Color, 2012, 109m.
Directed by Ji-Yeong Hong, Beom-sik Jeong, Gok Kim, Sun Kim, Dae-wung Lim, Kyu-Dong Min
Starring Ji-won Kim, Tae-woo Kim, Bo-ra Nam, Mi-ran Ra
Artsploitation (DVD) (US R0 NTSC) / WS (2.35:1) (16:9) / DD2.0

Horror Stories

While horror anthologies have been alive and Horror Storieswell in countries ranging from America to Japan, it's no surprise that South Korea proves more than up to the task as well thanks to its recent terror renaissance. Case in point: Horror Stories, a quartet of terrifying tales wrapped in a framing device (reminiscent of Tales from the Darkside: The Movie, or heck, 1001 Arabian Nights) in which a kidnapped teenage girl tells yarns to her psychopathic captor, who can only fall asleep if he's chilled to the bone.

So, in order to stay alive, our pubescent narrator starts off with a great little psycho stalker number called "Don't Answer the Door," with a couple of underage kids left at home for the night. Their mom instructs them to never open the door, not even for the package delivery she's expecting, but that's easier said than done when a creepy-faced lunatic seems to have his sights set on them. Complete with a memorable villain and solid atmosphere reminiscent of When a Stranger Calls and I Saw What You Did, this is a great way to start and an effective appetizer for our Horror Storiesnext course, "Endless Flight." Here we have another slasher story, but this time with a different twist: a serial killer being transported on a commercial plane manages to get loose and has a showdown against a final girl of a different kind, a resourceful airline stewardess. Horror Stories

That brings us to story number three and the most twisted of the bunch, "Secret Recipe," in which a jealous young woman resorts to cosmetic surgery to compete with her engaged sister, while their mother goads her on towards a nightmarish climax. Definitely inspired by David Cronenberg (and also akin to the more recent Excision, albeit far better), this is also the most visually striking and arty of the entries, though not the scariest. That honor probably goes to the fourth story, "Ambulance on the Death Zone," a bullet-paced apocalyptic zombie offering set almost entirely in and around a Horror Storiesspeeding ambulance containing a girl who may or may not be infected, with a worried mom, a paramedic, and a nurse trying to cope with the hell breaking out around them on all sides. It's a terrific capper for the film complete with some great practical blood gags and fun stunts, including a great bit with a stretcher lashed to the back of the vehicle.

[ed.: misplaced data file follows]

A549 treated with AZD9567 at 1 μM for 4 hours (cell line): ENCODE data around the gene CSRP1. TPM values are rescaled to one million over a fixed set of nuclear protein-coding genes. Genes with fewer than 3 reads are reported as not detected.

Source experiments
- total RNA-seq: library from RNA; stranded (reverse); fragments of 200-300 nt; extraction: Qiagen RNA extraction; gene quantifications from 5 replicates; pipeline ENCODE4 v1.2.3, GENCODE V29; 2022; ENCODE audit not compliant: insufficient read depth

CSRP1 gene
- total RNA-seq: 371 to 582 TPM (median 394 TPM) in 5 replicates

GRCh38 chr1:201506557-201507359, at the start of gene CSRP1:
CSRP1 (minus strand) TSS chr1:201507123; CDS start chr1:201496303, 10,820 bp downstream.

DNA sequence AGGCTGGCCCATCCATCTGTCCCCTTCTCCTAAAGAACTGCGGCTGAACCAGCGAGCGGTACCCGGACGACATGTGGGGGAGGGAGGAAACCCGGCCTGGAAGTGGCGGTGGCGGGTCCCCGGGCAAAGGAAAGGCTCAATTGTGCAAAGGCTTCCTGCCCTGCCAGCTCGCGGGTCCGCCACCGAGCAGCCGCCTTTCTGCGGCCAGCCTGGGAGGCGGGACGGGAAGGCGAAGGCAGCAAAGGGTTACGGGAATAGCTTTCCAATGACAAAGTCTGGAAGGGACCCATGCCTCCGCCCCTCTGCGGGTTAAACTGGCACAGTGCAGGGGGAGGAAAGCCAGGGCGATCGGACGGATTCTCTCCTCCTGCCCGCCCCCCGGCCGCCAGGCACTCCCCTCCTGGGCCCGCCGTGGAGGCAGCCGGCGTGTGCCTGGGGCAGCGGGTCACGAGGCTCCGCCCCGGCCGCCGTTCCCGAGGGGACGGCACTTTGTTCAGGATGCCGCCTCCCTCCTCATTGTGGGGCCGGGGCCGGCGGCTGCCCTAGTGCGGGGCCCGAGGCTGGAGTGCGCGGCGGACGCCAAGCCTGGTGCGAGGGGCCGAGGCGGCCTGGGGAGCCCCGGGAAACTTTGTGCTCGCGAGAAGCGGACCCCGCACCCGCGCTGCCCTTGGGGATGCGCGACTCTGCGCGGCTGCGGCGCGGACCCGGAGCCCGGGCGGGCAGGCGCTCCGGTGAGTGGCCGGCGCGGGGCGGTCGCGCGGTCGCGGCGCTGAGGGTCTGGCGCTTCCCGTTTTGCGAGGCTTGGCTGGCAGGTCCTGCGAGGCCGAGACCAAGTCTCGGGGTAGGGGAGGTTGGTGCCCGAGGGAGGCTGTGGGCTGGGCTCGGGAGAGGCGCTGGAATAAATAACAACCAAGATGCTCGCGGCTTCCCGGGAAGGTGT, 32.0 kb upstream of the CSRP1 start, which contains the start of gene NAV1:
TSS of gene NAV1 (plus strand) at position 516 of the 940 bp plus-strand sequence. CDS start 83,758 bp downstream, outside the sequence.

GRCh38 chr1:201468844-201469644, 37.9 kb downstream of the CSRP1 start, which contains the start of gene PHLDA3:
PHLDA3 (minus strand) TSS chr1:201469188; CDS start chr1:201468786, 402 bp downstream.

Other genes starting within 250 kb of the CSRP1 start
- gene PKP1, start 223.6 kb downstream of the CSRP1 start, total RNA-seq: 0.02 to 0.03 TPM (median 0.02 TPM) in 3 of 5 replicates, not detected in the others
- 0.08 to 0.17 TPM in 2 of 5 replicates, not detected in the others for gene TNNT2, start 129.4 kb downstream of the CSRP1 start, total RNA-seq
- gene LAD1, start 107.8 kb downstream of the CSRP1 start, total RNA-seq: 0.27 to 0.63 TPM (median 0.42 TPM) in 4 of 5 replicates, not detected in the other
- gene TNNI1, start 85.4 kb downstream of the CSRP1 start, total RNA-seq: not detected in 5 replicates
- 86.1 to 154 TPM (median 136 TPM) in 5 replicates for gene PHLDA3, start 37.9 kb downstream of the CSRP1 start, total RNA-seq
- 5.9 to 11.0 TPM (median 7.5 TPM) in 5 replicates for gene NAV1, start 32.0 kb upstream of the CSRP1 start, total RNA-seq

In keeping with Artsploitation Films' track record to date, the DVD release looks quite good with a satisfying transfer featuring bold colors and a somewhat soft appearance (most likely due to the original materials in this case). It's a dark and moody film for the most part, but it looks quite nice as far as standard def goes. The Dolby 2.0 surround mix also gets the job done effectively with plenty of music stings, screaming, and wild sound effects throughout. As for extras, you get the original trailer, a nine minute reel of interviews with the cast and crew (sometimes a bit hard to follow but enjoyable nevertheless), bonus trailers (Hidden in the Woods, Toad Road, Vanishing Waves, and Wither), a cool reversible sleeve, and a very nicely designed liner notes booklet containing an essay by Travis Crawford about the film's connection to the rich heritage of horror anthologies, a piece by Kyu Hyun Kim about the recent explosion of Korean horror, and an interview with Bum-Shik Jung, director of the first segment (and the solid thriller Epitaph), who gives a surprisingly raw account of how he came to this project (and its sequel). Speaking of which, this will also be a treasure trove for Korean horror fans thanks to its well-chosen roster of other filmmakers, too, who were responsible for titles including Memento Mori and Bloody Reunion. A real treat and proof that the horror omnibus is alive, well, and as strong as ever.

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Reviewed on November 18, 2012.